For Rep. J.C. Watts (R-Okla.), the issue couldn't be clearer. Religious groups do quality work, he believes, and therefore should be given tax dollars.
"Faith-based and community groups have been quietly feeding the hungry and clothing the poor for years," Watts said March 21 at a Capitol Hill press conference. "We ought to promote the good work they do and empower them with resources to reach out to those who need their help."
Days later, Watts and other congressional advocates of President George W. Bush's "faith-based" initiative launched the latest offensive in the battle to fund religious groups' social service work. He introduced a bill to write the administration's policy proposal into federal law and "empower" religious ministries with millions of dollars from the U.S. treasury.
Watts, chairman of the House Republican Conference and himself a Southern Baptist minister, is spearheading House activities, but he is not alone. His bill, the "Community Solutions Act" (H.R. 7), is being co-sponsored by Rep. Tony Hall (D-Ohio) and House Speaker Dennis Hastert (R-Ill.).
Following the model laid out by the Bush White House, the Watts-Hall bill would award tax dollars in the form of federal grants or contracts to churches and other religious groups to provide social services. Areas targeted are housing, juvenile justice, community development, job training, child welfare and child care, crime prevention, senior citizen services, domestic violence prevention and hunger relief.
The Senate, meanwhile, saw the introduction of a similar, but far less contentious, program for aiding charities. Sens. Rick Santorum (R-Pa.) and Joseph Lieberman (D-Conn.) introduced the "Savings Opportunity and Charitable Giving Act" (S. 592) just hours after Watts' press conference.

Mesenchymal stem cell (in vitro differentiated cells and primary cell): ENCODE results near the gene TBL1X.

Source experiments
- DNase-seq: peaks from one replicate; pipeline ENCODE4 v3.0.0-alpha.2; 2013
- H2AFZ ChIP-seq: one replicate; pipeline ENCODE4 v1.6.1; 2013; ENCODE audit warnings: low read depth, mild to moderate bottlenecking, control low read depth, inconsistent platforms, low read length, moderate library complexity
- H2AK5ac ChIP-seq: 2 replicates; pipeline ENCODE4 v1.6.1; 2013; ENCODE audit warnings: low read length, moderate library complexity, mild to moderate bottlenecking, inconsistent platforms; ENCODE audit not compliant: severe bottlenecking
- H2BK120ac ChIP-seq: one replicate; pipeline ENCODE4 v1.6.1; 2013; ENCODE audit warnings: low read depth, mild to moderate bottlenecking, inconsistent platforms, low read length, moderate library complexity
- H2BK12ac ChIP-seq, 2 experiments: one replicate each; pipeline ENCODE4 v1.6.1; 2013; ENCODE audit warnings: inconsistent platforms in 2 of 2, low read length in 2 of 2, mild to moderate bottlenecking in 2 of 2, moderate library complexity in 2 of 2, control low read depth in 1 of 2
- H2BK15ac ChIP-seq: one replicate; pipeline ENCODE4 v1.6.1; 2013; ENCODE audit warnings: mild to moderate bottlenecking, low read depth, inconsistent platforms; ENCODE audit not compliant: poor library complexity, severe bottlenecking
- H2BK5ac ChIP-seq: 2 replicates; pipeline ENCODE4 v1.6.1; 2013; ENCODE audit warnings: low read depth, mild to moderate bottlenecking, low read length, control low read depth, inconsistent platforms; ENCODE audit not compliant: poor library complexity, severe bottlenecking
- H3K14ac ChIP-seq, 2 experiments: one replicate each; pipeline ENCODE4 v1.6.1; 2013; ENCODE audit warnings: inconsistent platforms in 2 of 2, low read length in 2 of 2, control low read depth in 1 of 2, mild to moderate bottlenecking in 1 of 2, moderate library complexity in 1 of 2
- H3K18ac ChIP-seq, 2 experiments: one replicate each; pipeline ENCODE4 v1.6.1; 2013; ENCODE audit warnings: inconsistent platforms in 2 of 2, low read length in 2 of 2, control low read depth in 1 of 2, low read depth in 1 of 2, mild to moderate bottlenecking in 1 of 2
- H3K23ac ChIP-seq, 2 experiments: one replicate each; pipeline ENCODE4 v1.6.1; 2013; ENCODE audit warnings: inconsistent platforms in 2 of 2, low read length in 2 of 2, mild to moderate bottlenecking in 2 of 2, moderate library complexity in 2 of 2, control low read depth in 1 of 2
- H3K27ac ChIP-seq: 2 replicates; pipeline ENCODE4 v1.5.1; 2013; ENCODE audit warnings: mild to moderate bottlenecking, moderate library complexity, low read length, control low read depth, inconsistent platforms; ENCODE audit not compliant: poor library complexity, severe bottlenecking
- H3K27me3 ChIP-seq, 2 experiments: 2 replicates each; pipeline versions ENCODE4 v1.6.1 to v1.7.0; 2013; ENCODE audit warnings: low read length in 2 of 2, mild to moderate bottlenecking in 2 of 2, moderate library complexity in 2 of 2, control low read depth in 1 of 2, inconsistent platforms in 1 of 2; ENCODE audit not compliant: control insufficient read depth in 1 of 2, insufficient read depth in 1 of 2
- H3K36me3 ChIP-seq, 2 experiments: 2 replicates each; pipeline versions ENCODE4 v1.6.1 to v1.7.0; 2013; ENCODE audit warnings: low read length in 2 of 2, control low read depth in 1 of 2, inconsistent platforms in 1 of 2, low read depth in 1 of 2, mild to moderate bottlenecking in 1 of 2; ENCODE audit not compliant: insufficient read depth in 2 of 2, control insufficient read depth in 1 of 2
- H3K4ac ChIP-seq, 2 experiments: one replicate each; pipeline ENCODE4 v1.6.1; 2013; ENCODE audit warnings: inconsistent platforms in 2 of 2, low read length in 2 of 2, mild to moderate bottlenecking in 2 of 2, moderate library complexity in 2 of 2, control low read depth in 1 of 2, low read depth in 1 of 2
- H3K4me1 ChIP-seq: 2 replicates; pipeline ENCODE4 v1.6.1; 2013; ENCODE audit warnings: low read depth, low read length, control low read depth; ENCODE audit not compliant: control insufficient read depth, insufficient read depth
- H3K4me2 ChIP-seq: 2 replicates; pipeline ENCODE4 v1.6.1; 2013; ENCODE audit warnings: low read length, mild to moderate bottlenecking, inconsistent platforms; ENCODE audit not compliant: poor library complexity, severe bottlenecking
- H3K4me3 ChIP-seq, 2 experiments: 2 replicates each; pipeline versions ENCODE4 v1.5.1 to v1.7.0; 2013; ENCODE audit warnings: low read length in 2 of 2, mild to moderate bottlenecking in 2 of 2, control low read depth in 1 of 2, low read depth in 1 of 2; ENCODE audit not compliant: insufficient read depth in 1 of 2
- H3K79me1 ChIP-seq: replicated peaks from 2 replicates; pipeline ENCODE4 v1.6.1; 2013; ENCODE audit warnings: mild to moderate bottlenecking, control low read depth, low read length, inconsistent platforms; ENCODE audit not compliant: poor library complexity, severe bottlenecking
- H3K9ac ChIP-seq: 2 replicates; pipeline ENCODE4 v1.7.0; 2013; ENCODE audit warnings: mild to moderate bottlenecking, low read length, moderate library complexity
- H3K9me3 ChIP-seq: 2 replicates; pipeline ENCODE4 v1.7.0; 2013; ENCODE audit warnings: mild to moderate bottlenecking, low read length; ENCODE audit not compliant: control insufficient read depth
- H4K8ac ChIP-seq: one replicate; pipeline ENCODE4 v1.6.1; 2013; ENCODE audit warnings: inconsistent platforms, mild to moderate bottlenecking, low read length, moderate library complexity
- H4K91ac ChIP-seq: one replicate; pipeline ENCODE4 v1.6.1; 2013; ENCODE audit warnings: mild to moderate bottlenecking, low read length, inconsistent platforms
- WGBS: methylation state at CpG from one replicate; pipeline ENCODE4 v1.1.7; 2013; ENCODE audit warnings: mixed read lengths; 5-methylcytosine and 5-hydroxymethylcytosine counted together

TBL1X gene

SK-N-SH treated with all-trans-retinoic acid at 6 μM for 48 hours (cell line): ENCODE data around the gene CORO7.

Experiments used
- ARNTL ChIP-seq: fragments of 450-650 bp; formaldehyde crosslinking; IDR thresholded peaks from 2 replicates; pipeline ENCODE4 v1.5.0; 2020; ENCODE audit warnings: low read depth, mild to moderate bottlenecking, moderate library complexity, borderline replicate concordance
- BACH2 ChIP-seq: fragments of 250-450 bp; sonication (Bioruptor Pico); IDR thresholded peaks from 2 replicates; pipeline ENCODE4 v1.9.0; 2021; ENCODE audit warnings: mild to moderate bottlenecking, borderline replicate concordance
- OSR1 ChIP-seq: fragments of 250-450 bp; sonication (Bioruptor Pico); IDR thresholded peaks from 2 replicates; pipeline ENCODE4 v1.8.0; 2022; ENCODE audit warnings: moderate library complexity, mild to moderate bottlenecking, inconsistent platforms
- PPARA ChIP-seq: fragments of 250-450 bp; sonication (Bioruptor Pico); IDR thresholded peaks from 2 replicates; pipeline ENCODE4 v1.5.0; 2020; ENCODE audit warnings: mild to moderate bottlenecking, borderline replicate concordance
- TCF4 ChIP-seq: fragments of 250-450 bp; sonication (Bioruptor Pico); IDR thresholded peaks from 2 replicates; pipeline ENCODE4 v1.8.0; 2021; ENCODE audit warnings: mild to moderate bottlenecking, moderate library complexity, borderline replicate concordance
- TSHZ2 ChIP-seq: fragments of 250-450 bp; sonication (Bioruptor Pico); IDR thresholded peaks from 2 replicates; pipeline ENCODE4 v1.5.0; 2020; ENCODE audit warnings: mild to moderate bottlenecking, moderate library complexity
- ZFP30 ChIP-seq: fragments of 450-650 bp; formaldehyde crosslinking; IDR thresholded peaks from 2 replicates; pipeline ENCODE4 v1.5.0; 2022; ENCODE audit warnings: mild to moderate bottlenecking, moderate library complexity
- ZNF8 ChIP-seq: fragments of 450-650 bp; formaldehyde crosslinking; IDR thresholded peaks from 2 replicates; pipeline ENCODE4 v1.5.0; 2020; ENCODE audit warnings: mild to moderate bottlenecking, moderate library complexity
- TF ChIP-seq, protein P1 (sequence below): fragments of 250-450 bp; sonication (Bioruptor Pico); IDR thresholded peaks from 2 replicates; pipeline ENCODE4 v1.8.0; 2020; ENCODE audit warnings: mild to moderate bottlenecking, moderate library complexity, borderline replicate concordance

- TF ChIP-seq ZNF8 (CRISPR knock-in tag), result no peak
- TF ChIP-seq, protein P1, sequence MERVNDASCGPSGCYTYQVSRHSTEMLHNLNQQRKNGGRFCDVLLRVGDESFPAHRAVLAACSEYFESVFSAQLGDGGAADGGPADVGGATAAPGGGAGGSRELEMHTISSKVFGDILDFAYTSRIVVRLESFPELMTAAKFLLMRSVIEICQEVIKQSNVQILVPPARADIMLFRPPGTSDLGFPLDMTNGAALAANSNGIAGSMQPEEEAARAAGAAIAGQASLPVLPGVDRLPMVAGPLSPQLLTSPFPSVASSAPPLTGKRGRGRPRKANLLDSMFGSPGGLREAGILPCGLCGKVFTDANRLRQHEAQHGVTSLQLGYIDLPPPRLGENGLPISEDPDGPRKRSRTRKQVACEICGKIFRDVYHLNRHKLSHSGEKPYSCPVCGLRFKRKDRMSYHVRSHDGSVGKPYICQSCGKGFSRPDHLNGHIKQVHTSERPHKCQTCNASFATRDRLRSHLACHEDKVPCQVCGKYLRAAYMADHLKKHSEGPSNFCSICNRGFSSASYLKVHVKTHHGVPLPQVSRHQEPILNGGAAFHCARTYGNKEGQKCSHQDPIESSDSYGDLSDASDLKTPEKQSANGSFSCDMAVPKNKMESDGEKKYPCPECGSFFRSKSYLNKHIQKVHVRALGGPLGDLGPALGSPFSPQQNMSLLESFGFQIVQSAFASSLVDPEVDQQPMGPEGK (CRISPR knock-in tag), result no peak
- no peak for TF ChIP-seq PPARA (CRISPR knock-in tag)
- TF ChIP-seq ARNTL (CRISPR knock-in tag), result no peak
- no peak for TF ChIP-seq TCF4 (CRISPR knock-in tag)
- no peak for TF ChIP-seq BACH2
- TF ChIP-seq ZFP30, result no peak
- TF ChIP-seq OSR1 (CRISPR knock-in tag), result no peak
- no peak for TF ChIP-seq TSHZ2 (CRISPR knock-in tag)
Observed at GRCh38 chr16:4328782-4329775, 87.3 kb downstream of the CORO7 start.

The Senate bill promotes charitable donations through a range of new tax credits and individual development accounts. Unlike its House counterpart, the legislation does not include the controversial "charitable choice" language that allows federal dollars to be given to ministries for social services.
The House and Senate bills were introduced at a time of increasing turmoil for Bush's faith-based initiative. The White House unit responsible for implementing the policy, the Office of Faith-Based and Community Initiatives, has come under increasing fire from across the ideological spectrum. Some Religious Right leaders have expressed their frustrations with the effort and even called for the departure of John DiIulio, head of the faith-based office. Senate advocates of the initiative, including Bush ally Santorum, have conceded that important details of the plan needed to be worked out, and a Senate version of the measure could be delayed up to a year.
Watts, however, made every effort to brush aside the criticism surrounding the proposal and promoted his legislation as if passage was practically a foregone conclusion.
"The bill that we will unveil will be a comprehensive package that closely mirrors the president's proposal," Watts said March 20. "It is already bipartisan, and I predict the faith-basedlegislation...will be supported by an overwhelming majority of the House of Representatives."
The Bush administration, anxious for some good news on the subject, applauded the introduction of the bills.
"These new legislative initiatives demonstrate that momentum continues to build behind my agenda to rally America's armies of compassion," Bush said in a White House statement. He added that he sees the House and Senate bills as "important first steps to advance this agenda to aid churches, synagogues, mosques and communities in helping neighbors in need."
While the White House may have seen the bills' introduction as a positive development, supporters of church-state separation saw a disaster in the making.
In fact, many of the same burdensome questions that have raised so many doubts about the Bush plan in recent months apply to the House drive to give tax dollars to religious groups. In some cases, the measure raises new uncertainties about the initiative's effects on those in need, houses of worship and the First Amendment.